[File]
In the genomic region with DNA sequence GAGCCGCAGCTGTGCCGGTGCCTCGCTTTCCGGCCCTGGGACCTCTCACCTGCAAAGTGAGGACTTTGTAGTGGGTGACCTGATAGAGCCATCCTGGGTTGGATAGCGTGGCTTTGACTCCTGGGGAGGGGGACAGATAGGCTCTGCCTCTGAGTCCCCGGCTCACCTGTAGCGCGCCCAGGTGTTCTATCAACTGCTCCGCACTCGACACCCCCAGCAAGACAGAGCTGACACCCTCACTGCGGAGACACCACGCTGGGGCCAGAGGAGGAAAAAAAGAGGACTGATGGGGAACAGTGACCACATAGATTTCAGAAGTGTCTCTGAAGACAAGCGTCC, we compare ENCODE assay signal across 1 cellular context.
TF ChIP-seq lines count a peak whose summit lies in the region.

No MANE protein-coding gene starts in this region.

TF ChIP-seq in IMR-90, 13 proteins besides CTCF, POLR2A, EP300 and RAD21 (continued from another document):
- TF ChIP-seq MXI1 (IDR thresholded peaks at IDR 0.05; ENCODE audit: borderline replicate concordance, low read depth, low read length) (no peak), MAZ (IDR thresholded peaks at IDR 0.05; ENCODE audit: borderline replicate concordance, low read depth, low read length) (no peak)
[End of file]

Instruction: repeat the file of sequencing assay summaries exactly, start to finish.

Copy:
In the genomic region with DNA sequence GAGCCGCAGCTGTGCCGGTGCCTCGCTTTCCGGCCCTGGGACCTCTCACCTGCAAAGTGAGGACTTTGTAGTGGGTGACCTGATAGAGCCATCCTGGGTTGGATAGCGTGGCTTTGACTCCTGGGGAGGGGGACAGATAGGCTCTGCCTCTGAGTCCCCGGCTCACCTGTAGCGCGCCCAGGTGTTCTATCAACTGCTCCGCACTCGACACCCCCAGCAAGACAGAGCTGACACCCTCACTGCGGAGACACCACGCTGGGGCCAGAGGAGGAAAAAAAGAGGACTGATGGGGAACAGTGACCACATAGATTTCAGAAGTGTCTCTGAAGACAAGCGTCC, we compare ENCODE assay signal across 1 cellular context.
TF ChIP-seq lines count a peak whose summit lies in the region.

No MANE protein-coding gene starts in this region.

TF ChIP-seq in IMR-90, 13 proteins besides CTCF, POLR2A, EP300 and RAD21 (continued from another document):
- TF ChIP-seq MXI1 (IDR thresholded peaks at IDR 0.05; ENCODE audit: borderline replicate concordance, low read depth, low read length) (no peak), MAZ (IDR thresholded peaks at IDR 0.05; ENCODE audit: borderline replicate concordance, low read depth, low read length) (no peak)